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Adverse Selection in Durable Goods Markets

Adverse Selection in Durable Goods Markets Abstract We present a dynamic model of adverse selection to examine the interactions between new and used goods markets. We find that the used market never shuts down, the volume of trade can be large, and distortions are lower than previously thought. New cars prices can be higher under adverse selection than in its absence. An extension to several brands that differ in reliability leads to testable predictions of the effects of adverse selection. Unreliable brands have steeper price declines and lower volumes of trade. We contrast these predictions with those of a model where brands physically depreciate at different rates. (JEL D82, L15 ) http://www.deepdyve.com/assets/images/DeepDyve-Logo-lg.png American Economic Review American Economic Association

Adverse Selection in Durable Goods Markets

American Economic Review , Volume 89 (5) – Dec 1, 1999

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Publisher
American Economic Association
Copyright
Copyright © 1999 by the American Economic Association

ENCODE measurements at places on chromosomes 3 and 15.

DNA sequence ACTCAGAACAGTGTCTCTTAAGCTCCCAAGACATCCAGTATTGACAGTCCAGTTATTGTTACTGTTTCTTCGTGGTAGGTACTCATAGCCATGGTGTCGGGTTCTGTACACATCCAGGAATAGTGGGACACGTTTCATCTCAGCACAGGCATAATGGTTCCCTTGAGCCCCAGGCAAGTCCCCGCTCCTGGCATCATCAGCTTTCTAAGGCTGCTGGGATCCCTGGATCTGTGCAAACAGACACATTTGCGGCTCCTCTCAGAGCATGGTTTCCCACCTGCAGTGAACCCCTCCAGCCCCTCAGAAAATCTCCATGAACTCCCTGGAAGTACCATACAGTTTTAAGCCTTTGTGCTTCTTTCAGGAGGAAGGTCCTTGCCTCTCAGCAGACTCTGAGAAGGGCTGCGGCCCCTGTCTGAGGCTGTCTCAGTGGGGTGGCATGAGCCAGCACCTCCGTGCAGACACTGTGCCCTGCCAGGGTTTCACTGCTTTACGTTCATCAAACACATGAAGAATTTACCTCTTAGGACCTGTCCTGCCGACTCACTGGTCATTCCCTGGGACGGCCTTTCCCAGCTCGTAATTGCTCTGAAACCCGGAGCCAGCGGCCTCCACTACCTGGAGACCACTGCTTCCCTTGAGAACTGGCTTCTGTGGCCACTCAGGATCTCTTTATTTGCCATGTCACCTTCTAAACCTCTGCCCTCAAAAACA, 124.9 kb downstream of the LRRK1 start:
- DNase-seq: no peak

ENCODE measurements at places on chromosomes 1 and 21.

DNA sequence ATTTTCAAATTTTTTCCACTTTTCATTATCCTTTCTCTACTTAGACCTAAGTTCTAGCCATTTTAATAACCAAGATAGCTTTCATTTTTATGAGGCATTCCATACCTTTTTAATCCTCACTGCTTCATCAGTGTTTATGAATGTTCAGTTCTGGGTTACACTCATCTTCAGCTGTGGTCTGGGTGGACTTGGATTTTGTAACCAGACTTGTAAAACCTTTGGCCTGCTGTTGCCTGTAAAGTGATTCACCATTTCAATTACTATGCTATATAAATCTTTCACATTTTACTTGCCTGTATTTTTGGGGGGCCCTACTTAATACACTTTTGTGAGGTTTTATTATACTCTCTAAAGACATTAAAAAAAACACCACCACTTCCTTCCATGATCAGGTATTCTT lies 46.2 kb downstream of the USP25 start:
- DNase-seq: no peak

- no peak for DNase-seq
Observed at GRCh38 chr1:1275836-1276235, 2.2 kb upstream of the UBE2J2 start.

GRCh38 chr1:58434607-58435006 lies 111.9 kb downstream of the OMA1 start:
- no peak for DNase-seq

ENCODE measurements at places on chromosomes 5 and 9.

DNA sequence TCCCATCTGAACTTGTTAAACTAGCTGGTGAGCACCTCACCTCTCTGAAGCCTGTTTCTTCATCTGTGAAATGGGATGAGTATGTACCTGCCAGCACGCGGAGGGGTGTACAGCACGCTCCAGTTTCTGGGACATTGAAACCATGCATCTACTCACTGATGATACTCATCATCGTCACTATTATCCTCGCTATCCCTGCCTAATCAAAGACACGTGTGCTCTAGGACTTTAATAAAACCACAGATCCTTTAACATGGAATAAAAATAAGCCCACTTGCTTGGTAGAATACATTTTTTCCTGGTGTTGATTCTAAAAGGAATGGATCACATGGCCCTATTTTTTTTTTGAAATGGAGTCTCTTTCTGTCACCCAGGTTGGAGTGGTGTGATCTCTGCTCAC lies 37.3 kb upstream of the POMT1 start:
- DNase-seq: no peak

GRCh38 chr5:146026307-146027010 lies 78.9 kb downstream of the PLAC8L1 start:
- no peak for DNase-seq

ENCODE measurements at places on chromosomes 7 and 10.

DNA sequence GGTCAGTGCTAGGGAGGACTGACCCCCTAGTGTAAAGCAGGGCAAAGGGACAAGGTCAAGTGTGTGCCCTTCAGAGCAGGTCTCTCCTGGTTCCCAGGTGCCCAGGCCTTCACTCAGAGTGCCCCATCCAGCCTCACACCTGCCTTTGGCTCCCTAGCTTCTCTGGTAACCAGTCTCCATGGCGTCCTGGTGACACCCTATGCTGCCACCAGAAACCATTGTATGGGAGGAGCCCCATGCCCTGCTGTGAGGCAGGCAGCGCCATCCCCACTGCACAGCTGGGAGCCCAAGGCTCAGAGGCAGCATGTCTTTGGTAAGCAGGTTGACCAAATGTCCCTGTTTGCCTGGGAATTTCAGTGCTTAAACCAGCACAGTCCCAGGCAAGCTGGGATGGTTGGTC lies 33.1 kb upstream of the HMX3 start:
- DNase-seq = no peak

Subject
Articles
ISSN
0002-8282
DOI
10.1257/aer.89.5.1097
Publisher site
See Article on Publisher Site

Abstract

Abstract We present a dynamic model of adverse selection to examine the interactions between new and used goods markets. We find that the used market never shuts down, the volume of trade can be large, and distortions are lower than previously thought. New cars prices can be higher under adverse selection than in its absence. An extension to several brands that differ in reliability leads to testable predictions of the effects of adverse selection. Unreliable brands have steeper price declines and lower volumes of trade. We contrast these predictions with those of a model where brands physically depreciate at different rates. (JEL D82, L15 )

Journal

American Economic ReviewAmerican Economic Association

Published: Dec 1, 1999

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